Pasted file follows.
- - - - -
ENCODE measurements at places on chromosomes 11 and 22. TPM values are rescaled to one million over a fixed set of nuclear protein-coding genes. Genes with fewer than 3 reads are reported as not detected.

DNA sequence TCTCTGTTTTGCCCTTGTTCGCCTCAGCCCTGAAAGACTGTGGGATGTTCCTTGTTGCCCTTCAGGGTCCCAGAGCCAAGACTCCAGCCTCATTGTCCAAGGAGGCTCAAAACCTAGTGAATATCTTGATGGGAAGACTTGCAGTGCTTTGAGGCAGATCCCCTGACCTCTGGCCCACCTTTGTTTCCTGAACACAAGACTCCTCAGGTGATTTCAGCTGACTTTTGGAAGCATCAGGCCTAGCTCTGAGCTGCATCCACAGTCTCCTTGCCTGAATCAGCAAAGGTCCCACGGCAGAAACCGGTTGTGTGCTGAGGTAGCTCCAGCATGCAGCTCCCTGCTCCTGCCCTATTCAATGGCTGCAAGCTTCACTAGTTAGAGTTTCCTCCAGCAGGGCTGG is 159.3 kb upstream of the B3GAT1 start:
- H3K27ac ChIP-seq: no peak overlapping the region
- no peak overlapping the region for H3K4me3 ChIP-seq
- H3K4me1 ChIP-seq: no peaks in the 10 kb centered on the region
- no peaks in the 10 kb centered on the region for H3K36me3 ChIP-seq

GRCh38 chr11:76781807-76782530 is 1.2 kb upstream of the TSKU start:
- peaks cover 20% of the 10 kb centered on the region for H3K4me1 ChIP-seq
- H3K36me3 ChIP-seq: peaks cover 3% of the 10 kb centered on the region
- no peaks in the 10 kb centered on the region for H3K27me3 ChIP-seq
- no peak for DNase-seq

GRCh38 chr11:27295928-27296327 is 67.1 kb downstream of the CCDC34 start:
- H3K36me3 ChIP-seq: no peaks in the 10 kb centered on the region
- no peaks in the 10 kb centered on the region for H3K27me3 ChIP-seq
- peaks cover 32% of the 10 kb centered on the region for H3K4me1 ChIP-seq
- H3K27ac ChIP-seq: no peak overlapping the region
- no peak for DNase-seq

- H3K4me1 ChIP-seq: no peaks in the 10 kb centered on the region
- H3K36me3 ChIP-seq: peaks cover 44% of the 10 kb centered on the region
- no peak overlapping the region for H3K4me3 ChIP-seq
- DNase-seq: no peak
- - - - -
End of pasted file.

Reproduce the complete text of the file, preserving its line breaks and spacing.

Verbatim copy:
ENCODE measurements at places on chromosomes 11 and 22. TPM values are rescaled to one million over a fixed set of nuclear protein-coding genes. Genes with fewer than 3 reads are reported as not detected.

DNA sequence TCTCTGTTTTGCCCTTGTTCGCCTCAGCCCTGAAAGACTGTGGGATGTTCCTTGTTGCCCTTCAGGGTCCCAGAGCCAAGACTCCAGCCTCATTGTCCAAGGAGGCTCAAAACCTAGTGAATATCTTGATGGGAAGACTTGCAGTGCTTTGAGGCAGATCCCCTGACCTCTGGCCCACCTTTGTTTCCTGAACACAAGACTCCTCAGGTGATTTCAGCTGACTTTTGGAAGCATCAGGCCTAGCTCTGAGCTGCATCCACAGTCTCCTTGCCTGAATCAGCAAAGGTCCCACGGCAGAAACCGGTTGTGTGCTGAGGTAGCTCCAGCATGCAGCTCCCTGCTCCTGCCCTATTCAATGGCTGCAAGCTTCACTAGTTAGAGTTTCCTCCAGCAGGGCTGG is 159.3 kb upstream of the B3GAT1 start:
- H3K27ac ChIP-seq: no peak overlapping the region
- no peak overlapping the region for H3K4me3 ChIP-seq
- H3K4me1 ChIP-seq: no peaks in the 10 kb centered on the region
- no peaks in the 10 kb centered on the region for H3K36me3 ChIP-seq

GRCh38 chr11:76781807-76782530 is 1.2 kb upstream of the TSKU start:
- peaks cover 20% of the 10 kb centered on the region for H3K4me1 ChIP-seq
- H3K36me3 ChIP-seq: peaks cover 3% of the 10 kb centered on the region
- no peaks in the 10 kb centered on the region for H3K27me3 ChIP-seq
- no peak for DNase-seq

GRCh38 chr11:27295928-27296327 is 67.1 kb downstream of the CCDC34 start:
- H3K36me3 ChIP-seq: no peaks in the 10 kb centered on the region
- no peaks in the 10 kb centered on the region for H3K27me3 ChIP-seq
- peaks cover 32% of the 10 kb centered on the region for H3K4me1 ChIP-seq
- H3K27ac ChIP-seq: no peak overlapping the region
- no peak for DNase-seq

- H3K4me1 ChIP-seq: no peaks in the 10 kb centered on the region
- H3K36me3 ChIP-seq: peaks cover 44% of the 10 kb centered on the region
- no peak overlapping the region for H3K4me3 ChIP-seq
- DNase-seq: no peak